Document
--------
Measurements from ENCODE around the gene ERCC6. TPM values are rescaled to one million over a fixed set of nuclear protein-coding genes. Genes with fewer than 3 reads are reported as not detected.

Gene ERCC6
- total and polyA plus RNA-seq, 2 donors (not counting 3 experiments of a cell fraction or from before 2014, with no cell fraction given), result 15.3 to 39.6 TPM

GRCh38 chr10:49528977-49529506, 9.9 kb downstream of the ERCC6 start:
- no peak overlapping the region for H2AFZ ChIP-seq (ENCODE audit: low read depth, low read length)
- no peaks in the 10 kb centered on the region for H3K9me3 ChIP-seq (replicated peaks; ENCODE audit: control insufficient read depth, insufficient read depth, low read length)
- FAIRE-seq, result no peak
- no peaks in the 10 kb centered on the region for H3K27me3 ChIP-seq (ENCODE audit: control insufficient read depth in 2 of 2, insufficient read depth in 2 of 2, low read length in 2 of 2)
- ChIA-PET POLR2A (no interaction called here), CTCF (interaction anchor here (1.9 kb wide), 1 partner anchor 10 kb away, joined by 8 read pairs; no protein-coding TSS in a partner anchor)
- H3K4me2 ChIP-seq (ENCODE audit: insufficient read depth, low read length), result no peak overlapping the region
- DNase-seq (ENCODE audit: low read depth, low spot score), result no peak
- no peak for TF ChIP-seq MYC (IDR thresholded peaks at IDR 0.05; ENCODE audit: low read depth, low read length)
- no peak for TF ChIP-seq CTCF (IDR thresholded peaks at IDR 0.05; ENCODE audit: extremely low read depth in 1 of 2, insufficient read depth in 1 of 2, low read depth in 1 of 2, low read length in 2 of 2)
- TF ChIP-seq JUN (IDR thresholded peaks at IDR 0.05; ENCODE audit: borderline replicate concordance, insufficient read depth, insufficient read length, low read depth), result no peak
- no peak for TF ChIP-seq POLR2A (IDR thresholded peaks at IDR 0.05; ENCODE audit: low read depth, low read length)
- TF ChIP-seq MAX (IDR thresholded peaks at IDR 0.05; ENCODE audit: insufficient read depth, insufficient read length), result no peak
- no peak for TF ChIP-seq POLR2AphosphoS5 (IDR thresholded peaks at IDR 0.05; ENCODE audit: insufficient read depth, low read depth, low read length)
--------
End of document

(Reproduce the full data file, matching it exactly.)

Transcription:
Measurements from ENCODE around the gene ERCC6. TPM values are rescaled to one million over a fixed set of nuclear protein-coding genes. Genes with fewer than 3 reads are reported as not detected.

Gene ERCC6
- total and polyA plus RNA-seq, 2 donors (not counting 3 experiments of a cell fraction or from before 2014, with no cell fraction given), result 15.3 to 39.6 TPM

GRCh38 chr10:49528977-49529506, 9.9 kb downstream of the ERCC6 start:
- no peak overlapping the region for H2AFZ ChIP-seq (ENCODE audit: low read depth, low read length)
- no peaks in the 10 kb centered on the region for H3K9me3 ChIP-seq (replicated peaks; ENCODE audit: control insufficient read depth, insufficient read depth, low read length)
- FAIRE-seq, result no peak
- no peaks in the 10 kb centered on the region for H3K27me3 ChIP-seq (ENCODE audit: control insufficient read depth in 2 of 2, insufficient read depth in 2 of 2, low read length in 2 of 2)
- ChIA-PET POLR2A (no interaction called here), CTCF (interaction anchor here (1.9 kb wide), 1 partner anchor 10 kb away, joined by 8 read pairs; no protein-coding TSS in a partner anchor)
- H3K4me2 ChIP-seq (ENCODE audit: insufficient read depth, low read length), result no peak overlapping the region
- DNase-seq (ENCODE audit: low read depth, low spot score), result no peak
- no peak for TF ChIP-seq MYC (IDR thresholded peaks at IDR 0.05; ENCODE audit: low read depth, low read length)
- no peak for TF ChIP-seq CTCF (IDR thresholded peaks at IDR 0.05; ENCODE audit: extremely low read depth in 1 of 2, insufficient read depth in 1 of 2, low read depth in 1 of 2, low read length in 2 of 2)
- TF ChIP-seq JUN (IDR thresholded peaks at IDR 0.05; ENCODE audit: borderline replicate concordance, insufficient read depth, insufficient read length, low read depth), result no peak
- no peak for TF ChIP-seq POLR2A (IDR thresholded peaks at IDR 0.05; ENCODE audit: low read depth, low read length)
- TF ChIP-seq MAX (IDR thresholded peaks at IDR 0.05; ENCODE audit: insufficient read depth, insufficient read length), result no peak
- no peak for TF ChIP-seq POLR2AphosphoS5 (IDR thresholded peaks at IDR 0.05; ENCODE audit: insufficient read depth, low read depth, low read length)